“The All Blacks did the first haka in 1905, and it wasn’t until 2010 that they applied for permission from the Ngāti Toa. It takes a long time to figure out how to manage collective knowledge in a way that preserves the mana of the culture,” Hill said.

“From the PFA, we would expect this to be something where Sport New Zealand or national sporting organizations take up the challenge.

“I am trying to take the source of the blame back to the origins, and it goes to the government, to those who have responsibilities to the Maori. By not addressing it, Katie Rood effectively has to address it.

“And it’s not fair to a young Pākehā who is trying to make a living from football. It’s an unfair position to put our athletes in. And that creates mental discomfort. That’s the concern for us in the PFA.

Football Ferns striker Katie Rood spent a season with Italian giants Juventus, winning the Serie A title.


Football Ferns striker Katie Rood spent a season with Italian giants Juventus, winning the Serie A title.

“We just can’t ignore it, we need to start providing them with resources on the ground. Not just writing strategies and plans and making designs on jerseys. They really need to deal with these issues properly.”

Hill said he has contacted the Italian Players Association to “facilitate a process with Juventus” to discuss the issue of cultural appropriation and request that the team stop using the haka.

He admitted that the Italian players probably didn’t even know that what they were doing was offensive to Maori.

“There is a lack of cultural understanding on their part and that needs to be corrected,” Hill said, confirming that the Italian Players Association representative had spoken with Juventus captain Sara Gama in England, where he currently leads Italy. in the European Championship.

“At some point, you are going to have a talk with her about these issues. Then I will make an appointment to speak with Ngāti Toa.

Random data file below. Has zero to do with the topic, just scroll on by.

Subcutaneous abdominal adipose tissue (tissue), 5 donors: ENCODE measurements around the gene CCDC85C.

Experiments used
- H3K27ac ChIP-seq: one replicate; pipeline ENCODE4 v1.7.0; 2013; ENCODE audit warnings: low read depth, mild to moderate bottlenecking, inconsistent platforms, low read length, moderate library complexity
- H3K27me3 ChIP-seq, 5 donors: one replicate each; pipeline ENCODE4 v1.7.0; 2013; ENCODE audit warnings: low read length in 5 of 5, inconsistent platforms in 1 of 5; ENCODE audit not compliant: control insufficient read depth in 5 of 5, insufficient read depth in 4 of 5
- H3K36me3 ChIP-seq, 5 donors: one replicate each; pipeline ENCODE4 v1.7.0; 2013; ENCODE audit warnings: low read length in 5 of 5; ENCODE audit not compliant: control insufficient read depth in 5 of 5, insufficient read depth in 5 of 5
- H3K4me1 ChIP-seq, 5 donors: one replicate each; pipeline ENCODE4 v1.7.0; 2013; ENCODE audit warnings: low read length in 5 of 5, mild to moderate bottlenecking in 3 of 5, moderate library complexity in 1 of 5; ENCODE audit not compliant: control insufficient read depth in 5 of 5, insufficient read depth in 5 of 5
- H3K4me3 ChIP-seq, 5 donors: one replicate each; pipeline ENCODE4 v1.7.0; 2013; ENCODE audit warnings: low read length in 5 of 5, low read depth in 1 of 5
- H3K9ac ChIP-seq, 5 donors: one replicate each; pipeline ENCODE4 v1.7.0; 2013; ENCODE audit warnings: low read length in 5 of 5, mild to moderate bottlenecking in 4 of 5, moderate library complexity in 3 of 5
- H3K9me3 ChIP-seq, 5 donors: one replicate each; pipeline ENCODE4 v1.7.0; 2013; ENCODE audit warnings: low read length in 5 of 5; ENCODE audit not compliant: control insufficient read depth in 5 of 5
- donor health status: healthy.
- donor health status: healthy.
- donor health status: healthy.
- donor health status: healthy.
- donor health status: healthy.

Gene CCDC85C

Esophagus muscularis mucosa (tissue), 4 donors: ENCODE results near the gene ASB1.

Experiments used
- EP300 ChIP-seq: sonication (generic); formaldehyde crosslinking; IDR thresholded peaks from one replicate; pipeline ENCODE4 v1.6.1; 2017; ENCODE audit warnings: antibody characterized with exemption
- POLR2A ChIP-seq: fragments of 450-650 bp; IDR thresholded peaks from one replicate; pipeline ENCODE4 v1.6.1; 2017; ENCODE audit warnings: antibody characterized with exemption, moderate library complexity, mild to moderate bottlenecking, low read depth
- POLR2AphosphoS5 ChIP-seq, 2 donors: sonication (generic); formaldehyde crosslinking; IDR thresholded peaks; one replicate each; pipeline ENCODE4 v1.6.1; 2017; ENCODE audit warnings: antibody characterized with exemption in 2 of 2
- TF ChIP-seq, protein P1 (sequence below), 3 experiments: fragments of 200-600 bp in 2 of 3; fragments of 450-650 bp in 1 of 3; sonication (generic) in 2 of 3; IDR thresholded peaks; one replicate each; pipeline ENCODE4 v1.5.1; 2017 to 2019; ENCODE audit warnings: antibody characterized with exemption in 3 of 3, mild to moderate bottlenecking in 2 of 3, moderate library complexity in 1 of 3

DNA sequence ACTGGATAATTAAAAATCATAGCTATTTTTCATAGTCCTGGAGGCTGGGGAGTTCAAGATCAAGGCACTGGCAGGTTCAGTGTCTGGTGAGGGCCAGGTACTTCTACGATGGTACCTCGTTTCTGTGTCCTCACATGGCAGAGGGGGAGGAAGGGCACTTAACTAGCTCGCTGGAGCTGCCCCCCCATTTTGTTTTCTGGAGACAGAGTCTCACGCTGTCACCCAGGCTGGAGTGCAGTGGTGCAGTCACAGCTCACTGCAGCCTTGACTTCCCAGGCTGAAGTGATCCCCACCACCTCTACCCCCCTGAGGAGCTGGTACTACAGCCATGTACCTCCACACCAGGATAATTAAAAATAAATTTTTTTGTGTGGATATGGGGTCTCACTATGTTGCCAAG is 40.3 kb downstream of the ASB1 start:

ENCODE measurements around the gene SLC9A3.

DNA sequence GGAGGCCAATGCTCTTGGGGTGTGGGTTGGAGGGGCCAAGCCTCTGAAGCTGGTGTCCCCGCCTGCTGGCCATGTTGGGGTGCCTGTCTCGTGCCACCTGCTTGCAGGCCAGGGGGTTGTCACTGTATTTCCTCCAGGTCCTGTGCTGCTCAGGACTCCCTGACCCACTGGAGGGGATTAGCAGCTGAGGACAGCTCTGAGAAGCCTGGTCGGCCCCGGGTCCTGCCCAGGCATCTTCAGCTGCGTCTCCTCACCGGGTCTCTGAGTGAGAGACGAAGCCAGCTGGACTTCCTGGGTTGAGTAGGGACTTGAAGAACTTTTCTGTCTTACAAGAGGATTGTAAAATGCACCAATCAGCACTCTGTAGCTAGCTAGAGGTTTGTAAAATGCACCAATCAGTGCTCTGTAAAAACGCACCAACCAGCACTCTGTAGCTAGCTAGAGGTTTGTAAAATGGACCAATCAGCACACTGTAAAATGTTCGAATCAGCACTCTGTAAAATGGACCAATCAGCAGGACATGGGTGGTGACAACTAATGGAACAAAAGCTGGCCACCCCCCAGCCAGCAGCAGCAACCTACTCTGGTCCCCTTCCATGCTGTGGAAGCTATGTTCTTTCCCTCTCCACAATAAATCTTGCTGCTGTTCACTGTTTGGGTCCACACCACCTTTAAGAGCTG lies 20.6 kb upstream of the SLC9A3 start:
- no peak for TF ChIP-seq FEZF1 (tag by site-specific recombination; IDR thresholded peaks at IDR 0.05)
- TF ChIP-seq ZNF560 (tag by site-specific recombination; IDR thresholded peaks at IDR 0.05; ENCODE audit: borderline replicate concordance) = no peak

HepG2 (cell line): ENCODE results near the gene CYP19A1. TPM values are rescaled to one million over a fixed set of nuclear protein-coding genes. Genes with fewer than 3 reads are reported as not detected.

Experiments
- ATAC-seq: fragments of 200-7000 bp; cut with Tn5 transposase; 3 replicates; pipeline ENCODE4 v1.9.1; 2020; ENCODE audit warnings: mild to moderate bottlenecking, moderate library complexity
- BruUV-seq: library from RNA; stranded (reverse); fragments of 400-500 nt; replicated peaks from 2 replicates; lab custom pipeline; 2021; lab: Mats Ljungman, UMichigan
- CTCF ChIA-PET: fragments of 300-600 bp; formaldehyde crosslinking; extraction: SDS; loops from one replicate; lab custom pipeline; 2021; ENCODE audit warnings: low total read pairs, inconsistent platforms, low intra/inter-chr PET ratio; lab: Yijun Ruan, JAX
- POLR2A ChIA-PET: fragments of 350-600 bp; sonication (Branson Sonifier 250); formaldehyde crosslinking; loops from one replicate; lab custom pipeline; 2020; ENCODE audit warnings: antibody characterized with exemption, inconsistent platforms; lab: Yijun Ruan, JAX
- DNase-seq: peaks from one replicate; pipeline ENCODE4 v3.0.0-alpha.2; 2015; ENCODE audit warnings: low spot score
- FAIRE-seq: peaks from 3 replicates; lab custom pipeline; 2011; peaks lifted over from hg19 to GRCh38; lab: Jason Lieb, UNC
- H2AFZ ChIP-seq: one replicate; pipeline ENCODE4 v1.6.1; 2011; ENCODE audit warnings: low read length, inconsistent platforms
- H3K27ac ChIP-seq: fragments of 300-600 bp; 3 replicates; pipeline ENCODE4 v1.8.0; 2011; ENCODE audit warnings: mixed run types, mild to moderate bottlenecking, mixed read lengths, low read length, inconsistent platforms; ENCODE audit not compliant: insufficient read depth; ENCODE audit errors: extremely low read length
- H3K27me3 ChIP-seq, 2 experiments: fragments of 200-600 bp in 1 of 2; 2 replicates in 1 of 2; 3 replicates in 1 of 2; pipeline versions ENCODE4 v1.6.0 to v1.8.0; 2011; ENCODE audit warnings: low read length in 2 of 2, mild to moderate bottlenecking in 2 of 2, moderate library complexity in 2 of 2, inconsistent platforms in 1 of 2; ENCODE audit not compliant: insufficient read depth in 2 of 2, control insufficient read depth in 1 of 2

“That was something Katie wanted to do. Because it wasn’t just about managing the media. The second problem was, ‘what do I need to do to restore Ngāti Toa’s mana?’ And that’s why she called me.”

Meanwhile, Ngāti Toa’s Dr. Taku Parai questioned why an Italian women’s team was using their haka and urged them to stop doing so immediately, regarding the Haka Ka Mate attribution bill that came into force in 2014.

“It’s a long way from here to Italy to stop them,” said Dr. Parai. Stuff. “But we talked about it and said it was inappropriate, really.

“They don’t say the words well. I don’t know if they do any action, [as] the shooting does not take us to the locker room. But you hear the words they’re using…some of them are only half said, but you get to know that it’s Ka Mate they’re trying to replicate.

“To me, ideally, they wouldn’t.”

Ka Mate was composed by chieftain Ngāti Toa Te Rauparaha around 1820 and the government assigned the intellectual property rights to the North Island-based iwi in a landmark deal in 2009.

The Ngāti Toa have waged a long battle against the misappropriation and culturally inappropriate use of the Ka Mate haka, and last year condemned its use by anti-vaccine protesters.

Dr Parai said it did not matter if a New Zealander introduced it to the Juventus players, as the haka should only be performed by Maori. It was usually only led by women “when supporting their men” at a funeral or tangi, he added.

“But this is a completely different kettle of fish. Why couldn’t they have invented themselves or made their own? It’s something we don’t support, particularly from foreign countries and with the wording and mispronunciation.”

“It doesn’t sit well with us. It doesn’t belong to another country, it belongs here. We wouldn’t do something that belonged to them. They just wouldn’t appreciate it at all.”

The Juventus women are not the first foreign team to be accused of cultural appropriation regarding the haka.

A South African varsity rugby team came under fire for performing the Kapa O Pango last year before a Varsity Shield match, while former England running back Matt Dawson sparked outrage ahead of the 2015 Rugby World Cup when he led the ‘Hakarena’, a mixture. with the 1994 dance hit ‘Macarena’.